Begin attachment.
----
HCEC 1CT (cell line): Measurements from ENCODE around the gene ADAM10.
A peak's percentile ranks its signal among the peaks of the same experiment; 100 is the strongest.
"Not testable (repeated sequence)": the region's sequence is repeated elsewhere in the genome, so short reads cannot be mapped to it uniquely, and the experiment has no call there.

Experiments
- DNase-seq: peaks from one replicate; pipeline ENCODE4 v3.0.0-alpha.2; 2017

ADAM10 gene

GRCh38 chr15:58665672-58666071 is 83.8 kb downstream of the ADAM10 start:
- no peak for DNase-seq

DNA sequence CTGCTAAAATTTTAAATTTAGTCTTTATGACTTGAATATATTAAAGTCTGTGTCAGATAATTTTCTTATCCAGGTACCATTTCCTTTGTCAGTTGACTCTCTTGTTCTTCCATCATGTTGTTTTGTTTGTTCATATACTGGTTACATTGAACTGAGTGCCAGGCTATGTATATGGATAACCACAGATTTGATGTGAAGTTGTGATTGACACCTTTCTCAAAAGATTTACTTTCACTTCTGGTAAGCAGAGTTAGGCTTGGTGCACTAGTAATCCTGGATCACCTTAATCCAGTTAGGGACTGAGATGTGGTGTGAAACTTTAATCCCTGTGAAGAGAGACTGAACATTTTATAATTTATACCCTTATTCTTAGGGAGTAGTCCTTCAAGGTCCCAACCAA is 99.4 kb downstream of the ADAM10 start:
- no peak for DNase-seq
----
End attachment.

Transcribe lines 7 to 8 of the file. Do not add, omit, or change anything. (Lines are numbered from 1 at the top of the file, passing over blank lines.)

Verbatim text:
GRCh38 chr15:58665672-58666071 is 83.8 kb downstream of the ADAM10 start:
- no peak for DNase-seq